“Oh, yeah,” Smithson nodded, “Whiskey, please,” Eugene nodded, turning around to fix him up a glass. The music playing was upbeat and happy. The woman singer reminded him of the girls who wore fashionable dresses. The exact dresses Smithson’s mother would call ‘scandalous’ Smithson fondly remembered. Eugene settled a glass in front of Smithson, who muttered a quiet thank you.

“It’s on the house,” Eugene smiled at him, making Smithson smile back. “Including your friends but,” he leaned onto the counter, “don’t tell your friends that.” The two laughed, their voices echoing slightly throughout the tavern. Smithson felt eyes on him, a sense that developed in France. He ignores it though, as the music changes into something slower. Smithson holds the tiny glass in his left hand, looking around the bar. Sakowitz and the blonde woman were sitting down. The woman was talking in somewhat broken English, and Sakowitz nodded along with a goofy grin. Smithson looks to Wilhelm and Hugo’s table, the two were smoking and still chatting. Aldo, Donny and Zimmerman were still playing Blackjack. Surprisingly, Zimmerman was winning with a cocky smirk on his face. Everything felt normal for once as Smithson downed his drink, eyes still on him. He remembers that day being calm and almost dreamlike, and Smithson wished it happened more.

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“Why are you up, Utivich?” Smithson heard behind him; the voice easily recognizable. Hugo sat down next to Smithson. The dirt floor, and dry leaves were weirdly comfortable that night. Smithson rested his hands between his crossed legs. His fingers fiddling with the dead leaves.

“The stars seemed tempting tonight,” The Jewish man hummed, pointing to the brightest star in the sky. Smithson eyes were amazed by the sight. “I never got to see this in Manhattan,” Hugo nodded, looking up to where Smithson was pointing.  “My sister travelled a lot, and she told me her favorite thing was looking at the stars. Never got why until now.”  Smithson rested his arm, his hands holding each other in a slight need for warmth. “They really are pretty.”

“Meine mutter, she always said that stars are eyes,” Hugo whispered with a fond smile on his face. Smithson remembers the smile was faint, but he found it charming. “Said that they were the eyes of God and his angels, and that earth was the stage, and we were gods’ puppets.”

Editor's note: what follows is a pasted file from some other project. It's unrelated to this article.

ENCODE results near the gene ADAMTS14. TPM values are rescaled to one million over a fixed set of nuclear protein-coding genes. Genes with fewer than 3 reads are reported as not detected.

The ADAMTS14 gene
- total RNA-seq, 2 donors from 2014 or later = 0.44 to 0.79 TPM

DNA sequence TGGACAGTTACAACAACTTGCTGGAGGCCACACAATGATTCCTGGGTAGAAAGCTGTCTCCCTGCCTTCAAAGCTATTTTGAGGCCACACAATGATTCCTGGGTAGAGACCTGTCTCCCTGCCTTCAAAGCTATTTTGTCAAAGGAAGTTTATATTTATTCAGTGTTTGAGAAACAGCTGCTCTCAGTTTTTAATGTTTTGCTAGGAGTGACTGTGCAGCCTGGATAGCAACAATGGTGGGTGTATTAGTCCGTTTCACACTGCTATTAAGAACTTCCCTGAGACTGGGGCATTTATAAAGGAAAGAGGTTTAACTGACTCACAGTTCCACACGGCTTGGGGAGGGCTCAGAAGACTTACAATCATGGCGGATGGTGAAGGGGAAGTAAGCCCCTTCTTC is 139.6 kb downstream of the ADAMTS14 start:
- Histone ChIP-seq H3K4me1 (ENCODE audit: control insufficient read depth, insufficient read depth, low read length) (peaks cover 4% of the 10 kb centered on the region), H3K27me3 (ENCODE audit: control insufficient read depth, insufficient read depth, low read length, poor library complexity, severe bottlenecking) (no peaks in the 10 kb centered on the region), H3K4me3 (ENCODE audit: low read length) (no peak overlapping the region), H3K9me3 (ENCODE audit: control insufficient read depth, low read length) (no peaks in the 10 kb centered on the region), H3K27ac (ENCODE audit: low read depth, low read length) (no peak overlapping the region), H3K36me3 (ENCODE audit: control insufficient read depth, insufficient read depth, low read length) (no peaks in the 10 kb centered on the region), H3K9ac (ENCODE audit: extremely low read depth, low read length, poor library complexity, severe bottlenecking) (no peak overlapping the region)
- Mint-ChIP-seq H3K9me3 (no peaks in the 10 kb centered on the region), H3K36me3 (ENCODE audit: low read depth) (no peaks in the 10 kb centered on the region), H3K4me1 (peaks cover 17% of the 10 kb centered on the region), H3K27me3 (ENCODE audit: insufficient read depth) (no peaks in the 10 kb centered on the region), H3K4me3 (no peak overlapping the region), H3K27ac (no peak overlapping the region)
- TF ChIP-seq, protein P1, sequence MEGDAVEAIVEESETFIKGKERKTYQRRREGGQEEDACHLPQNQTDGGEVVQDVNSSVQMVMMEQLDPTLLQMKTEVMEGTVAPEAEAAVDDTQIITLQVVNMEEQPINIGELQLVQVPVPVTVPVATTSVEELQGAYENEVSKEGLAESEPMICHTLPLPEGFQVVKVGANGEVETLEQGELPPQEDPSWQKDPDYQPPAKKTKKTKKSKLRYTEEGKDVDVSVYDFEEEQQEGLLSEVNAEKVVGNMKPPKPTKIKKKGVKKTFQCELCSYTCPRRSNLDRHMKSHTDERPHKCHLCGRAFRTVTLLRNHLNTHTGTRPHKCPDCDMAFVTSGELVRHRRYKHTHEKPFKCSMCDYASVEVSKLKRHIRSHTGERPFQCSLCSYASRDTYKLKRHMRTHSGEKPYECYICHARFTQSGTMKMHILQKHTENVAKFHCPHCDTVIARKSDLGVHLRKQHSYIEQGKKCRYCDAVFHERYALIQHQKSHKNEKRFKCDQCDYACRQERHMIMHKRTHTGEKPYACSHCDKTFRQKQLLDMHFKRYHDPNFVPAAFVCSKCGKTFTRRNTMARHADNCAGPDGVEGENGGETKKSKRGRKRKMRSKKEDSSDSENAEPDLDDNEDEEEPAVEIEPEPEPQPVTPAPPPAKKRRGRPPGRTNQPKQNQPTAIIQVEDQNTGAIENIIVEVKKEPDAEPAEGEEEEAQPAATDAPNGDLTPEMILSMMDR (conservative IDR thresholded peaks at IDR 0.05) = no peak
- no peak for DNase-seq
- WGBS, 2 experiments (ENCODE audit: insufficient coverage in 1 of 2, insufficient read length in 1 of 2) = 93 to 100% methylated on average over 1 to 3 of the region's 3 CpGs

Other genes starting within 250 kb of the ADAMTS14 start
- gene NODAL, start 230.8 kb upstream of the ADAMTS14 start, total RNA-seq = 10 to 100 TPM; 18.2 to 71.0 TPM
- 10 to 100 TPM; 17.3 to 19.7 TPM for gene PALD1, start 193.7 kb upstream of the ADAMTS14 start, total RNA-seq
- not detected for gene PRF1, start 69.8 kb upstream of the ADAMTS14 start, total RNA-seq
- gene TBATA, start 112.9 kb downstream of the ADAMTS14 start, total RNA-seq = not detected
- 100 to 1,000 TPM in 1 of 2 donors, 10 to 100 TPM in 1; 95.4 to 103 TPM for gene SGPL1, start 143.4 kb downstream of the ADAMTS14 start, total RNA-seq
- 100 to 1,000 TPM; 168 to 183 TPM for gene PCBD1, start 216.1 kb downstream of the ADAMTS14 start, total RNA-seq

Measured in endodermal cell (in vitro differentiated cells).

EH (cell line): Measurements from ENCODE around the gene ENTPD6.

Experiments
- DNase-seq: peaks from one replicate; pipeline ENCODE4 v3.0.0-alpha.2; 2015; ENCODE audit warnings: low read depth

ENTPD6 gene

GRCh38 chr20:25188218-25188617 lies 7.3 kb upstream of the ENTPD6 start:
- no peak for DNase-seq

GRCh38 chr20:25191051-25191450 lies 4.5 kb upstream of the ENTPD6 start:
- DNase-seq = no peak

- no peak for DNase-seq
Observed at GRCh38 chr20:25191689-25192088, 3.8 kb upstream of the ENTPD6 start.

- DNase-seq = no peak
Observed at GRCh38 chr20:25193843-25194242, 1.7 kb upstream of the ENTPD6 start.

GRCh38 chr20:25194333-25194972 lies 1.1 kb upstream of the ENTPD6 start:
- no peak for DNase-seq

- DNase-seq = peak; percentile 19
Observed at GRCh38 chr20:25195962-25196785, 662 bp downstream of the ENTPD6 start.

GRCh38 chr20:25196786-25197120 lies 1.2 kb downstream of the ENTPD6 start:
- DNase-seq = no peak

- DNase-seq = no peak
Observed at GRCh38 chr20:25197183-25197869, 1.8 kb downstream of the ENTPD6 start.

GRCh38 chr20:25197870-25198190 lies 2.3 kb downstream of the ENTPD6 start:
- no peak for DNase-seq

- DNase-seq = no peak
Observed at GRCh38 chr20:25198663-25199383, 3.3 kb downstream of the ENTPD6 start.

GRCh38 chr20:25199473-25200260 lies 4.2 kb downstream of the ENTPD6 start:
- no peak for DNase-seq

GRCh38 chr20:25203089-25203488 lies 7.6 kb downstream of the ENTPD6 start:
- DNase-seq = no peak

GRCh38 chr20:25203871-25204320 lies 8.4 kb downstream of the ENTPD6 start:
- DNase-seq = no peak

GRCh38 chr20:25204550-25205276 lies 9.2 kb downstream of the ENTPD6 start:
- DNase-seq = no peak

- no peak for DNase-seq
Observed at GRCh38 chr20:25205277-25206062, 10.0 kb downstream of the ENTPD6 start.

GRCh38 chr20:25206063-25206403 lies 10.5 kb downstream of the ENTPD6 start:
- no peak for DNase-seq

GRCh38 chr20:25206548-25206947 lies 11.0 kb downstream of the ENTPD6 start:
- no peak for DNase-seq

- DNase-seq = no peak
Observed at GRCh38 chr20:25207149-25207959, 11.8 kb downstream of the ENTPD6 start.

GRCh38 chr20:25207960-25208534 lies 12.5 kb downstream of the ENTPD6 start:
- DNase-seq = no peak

“An interesting way of thinking,” Smithson chuckled. He quickly glanced to the German, the smile growing on Hugo’s face. “Do you think of it like that?”

“I do,” Hugo hummed, and Smithson looked back to him to find Hugo looking at him. The German looked away immediately, Smithson doing the same, his face in a disappointed frown. Smithson stood up, looking up into the watching stars that mocked him.

“Goodnight, Stiglitz,” Smithson said with a polite tone, turning around, and walking away.

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Smithson remembers the scar on Hugo’s neck that seemed to trail down his back. He remembers asking about it, just out of pure curiosity. Hugo dismissed his question, saying that he didn’t need to know. He respected Hugo’s answer, but the curiosity of the scars origins always remained in Smithson’s mind.

Smithson reached 95 scalps before he knew it. Most of the Basterds congratulated him. The Lieutenant giving him a pat on the back and a father like smile. He did find himself thinking about the significant number during night patrol. Ninety-five.  The number making his stomach quench, and head spin. He thought the number would make him happy, but it’s left him with headache induced questions that he never bothered to answer.